He says the leaders of financial planning licensees are often alarmed to learn that the standard of service and client engagement offered by their branches or practices is objectively poor and, more worrying still, wildly inconsistent from location to location.
Tough enough to maintain consistency
He says it’s difficult enough to maintain consistency even when the licensee controls all aspects of the client interaction; it is hardest of all for licensee with franchised or self-employed practices.
CoreData aggregates the results of its mystery shopping research into what it calls its ACQUIRE index – an acronym for assurances, compliance, quality, understanding, intention, reaction and environment (see Table 1: ACQUIRE categories).
The assurances measure looks at “that initial information exchange that builds confidence in the client’s mind that this planner has the capability to help me”, Allen says. “Compliance looks at looks at how the ‘compliance’ elements of advice are explained, not just as a regulatory requirement but, importantly, how they may support, benefit and protect the client with the advice transaction.
“Quality measures whether there is a strong link between what the client’s needs are and the planner’s ability to articulate how they may meet those needs. Understanding is ‘it’s all about me, the client, and the planner knows me, understands me’. Intention measures whether a client will use this planner or will they keep looking, do they need a second opinion, has the adviser convinced me to act?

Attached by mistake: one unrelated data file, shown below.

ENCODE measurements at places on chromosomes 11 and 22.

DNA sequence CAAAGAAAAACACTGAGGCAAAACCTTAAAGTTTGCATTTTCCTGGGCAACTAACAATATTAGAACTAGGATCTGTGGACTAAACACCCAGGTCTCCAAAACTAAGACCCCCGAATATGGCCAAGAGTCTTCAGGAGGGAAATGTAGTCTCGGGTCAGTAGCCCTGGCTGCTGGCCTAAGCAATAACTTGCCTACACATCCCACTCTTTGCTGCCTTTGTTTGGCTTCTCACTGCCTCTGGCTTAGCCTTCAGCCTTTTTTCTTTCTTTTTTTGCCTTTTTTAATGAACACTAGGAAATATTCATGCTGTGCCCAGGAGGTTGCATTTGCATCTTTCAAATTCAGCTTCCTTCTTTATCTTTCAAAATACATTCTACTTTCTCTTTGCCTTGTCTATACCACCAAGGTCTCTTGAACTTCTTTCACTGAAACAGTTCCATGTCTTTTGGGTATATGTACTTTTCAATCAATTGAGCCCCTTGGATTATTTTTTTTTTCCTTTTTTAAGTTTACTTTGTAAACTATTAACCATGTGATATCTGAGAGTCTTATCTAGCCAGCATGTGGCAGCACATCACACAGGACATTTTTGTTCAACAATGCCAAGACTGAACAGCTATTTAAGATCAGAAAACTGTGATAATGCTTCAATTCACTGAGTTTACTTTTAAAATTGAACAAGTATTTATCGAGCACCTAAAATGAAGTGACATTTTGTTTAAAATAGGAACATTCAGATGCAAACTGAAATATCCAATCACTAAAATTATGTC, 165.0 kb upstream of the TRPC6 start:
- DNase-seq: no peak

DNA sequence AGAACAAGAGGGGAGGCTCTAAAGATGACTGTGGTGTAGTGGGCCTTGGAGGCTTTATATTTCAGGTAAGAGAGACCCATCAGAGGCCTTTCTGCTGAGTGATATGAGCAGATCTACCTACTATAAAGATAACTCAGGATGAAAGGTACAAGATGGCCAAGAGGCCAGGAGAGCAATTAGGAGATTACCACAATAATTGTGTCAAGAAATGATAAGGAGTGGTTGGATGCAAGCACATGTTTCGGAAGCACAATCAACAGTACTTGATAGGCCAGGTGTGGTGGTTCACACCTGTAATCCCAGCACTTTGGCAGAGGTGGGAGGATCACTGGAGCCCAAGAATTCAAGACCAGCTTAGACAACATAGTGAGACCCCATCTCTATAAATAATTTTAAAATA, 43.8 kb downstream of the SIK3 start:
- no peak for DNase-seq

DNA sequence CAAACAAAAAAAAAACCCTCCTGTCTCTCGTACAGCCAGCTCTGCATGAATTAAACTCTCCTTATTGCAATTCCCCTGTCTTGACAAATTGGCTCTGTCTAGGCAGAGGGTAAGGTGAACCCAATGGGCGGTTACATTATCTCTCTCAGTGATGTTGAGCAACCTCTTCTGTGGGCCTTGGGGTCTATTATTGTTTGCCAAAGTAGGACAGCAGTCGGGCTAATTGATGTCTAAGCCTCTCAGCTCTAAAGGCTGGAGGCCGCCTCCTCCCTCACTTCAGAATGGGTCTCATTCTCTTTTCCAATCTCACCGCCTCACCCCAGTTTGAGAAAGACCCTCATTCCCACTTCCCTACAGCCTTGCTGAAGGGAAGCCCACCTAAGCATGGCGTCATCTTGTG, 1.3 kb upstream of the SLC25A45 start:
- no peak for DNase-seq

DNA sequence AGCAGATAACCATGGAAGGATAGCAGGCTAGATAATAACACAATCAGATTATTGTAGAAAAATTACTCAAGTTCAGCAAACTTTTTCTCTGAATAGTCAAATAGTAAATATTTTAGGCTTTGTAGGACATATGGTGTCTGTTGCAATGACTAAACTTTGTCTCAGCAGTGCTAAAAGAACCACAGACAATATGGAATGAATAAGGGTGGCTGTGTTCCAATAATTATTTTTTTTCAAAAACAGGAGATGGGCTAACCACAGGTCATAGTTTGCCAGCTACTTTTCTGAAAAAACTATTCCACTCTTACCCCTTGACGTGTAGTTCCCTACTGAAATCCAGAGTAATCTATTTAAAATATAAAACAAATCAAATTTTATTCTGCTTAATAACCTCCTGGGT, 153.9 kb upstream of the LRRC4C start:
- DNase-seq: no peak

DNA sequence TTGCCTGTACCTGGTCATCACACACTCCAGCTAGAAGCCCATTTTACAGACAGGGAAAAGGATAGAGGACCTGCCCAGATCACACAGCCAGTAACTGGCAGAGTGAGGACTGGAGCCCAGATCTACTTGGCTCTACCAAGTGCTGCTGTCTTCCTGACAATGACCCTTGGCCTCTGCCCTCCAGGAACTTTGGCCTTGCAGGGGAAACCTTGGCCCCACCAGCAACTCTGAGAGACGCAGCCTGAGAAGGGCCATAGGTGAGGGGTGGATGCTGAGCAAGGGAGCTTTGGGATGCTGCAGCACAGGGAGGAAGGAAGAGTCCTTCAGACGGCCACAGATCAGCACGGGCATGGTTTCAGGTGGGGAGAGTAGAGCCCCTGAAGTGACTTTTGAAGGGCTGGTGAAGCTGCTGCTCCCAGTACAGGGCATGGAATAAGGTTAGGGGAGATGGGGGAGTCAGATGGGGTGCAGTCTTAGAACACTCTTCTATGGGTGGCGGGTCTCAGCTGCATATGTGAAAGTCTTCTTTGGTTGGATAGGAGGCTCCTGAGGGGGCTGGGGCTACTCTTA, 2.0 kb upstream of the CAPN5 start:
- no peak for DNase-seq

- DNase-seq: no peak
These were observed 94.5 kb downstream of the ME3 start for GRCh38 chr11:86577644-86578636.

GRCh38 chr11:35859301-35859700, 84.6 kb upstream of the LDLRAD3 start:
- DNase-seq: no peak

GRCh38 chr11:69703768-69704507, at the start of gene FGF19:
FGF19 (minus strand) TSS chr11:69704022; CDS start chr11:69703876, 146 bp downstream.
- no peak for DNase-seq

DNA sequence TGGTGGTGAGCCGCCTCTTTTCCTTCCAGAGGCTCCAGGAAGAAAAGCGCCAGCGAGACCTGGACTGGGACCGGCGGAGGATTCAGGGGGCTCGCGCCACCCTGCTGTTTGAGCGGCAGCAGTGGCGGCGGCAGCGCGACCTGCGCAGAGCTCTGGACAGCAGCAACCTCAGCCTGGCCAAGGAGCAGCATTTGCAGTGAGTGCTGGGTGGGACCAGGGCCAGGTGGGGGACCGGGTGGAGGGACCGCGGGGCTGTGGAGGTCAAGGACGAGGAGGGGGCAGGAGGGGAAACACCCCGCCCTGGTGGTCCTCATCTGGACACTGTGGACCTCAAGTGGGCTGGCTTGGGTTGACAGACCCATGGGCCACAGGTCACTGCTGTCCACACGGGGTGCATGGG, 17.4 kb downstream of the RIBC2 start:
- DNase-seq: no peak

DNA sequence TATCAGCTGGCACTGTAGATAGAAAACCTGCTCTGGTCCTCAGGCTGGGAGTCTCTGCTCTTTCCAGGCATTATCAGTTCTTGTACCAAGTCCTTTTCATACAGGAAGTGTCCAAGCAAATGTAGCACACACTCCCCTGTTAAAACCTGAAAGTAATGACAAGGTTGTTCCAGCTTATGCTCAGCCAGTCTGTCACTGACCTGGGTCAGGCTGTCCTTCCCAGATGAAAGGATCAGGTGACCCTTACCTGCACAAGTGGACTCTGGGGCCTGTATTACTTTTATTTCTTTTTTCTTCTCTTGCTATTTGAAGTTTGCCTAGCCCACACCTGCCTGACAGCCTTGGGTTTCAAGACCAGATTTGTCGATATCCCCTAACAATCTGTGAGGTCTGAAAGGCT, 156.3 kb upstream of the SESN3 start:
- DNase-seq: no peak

“Reaction is essentially a catch-all measuring the client’s emotive response to the advice process. And in Environment we look at how easy it was to make an appointment, how many calls were needed, were agreed appointments changed, through to how professional the planner and their office was.”
The average score across the industry on CoreData’s ACQUIRE Index is 76.3 – a strong result, but not brilliant, Allen says.
“Obviously in all things like this, in all benchmarks and all measures, there’s room for improvement across the seven elements of the ACQUIRE process,” he says. “We use real clients to go through the shopping exercise – and this is really important – and they are not trained. They are real clients. It’s just completely about their experience, and the adviser’s ability to influence them to act.
“For a percentage of clients, the first value-add that the adviser gives them is just education. That education at that point in time may not take them down an advice route or a product-outcome route. It’s just education about their current status and their current position.
“We think businesses still have some way to go to climb into the 80s.”
It’s the range of scores that matters most
Allen says that for some businesses the absolute score is not the issue, it’s the range of scores between the best and the worst experiences measured across the advice network.
“We have seen in some businesses where they are disappointed in the range of results rather than the overall average score,” he says. “For a franchise-type business, you want to be able to close that range. You want to be able to provide an experience to a client that’s consistent, no matter which avenue they come through. So if it’s a bank, for example, you want to have a consistency of experience whether the client comes through Pitt Street or though the mall in Brisbane.”
Allen says some factors need to be taken into account that might undermine the overall client experience but which are no real fault of the adviser concerned. For example, if a client does not fit an adviser’s preferred segment, then it is less likely that the adviser will make follow-up calls. And they’re also unlikely to refer the client to another firm.